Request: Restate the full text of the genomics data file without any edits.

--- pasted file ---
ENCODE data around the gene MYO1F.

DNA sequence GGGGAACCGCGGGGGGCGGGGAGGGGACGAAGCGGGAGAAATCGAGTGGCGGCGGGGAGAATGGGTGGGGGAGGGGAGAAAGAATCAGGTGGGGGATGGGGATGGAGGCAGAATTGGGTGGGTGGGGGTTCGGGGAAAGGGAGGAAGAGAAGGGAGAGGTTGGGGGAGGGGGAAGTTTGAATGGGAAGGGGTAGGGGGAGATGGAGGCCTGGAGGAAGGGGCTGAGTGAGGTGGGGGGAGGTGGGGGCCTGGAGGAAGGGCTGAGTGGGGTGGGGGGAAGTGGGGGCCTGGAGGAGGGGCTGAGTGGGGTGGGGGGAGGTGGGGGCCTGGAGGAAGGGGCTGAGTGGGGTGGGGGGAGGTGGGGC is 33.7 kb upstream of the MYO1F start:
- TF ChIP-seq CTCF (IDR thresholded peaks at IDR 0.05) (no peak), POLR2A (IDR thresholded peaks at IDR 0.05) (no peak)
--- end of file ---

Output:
ENCODE data around the gene MYO1F.

DNA sequence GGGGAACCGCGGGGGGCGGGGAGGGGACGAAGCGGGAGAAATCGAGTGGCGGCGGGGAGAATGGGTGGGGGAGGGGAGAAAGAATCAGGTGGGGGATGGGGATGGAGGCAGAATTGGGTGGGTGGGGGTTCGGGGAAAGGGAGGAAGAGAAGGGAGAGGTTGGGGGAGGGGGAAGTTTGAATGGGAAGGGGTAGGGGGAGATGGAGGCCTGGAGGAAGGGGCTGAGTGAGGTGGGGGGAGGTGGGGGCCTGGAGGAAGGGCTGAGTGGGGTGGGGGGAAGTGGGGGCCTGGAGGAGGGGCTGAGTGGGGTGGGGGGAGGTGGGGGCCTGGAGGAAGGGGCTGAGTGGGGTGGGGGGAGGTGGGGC is 33.7 kb upstream of the MYO1F start:
- TF ChIP-seq CTCF (IDR thresholded peaks at IDR 0.05) (no peak), POLR2A (IDR thresholded peaks at IDR 0.05) (no peak)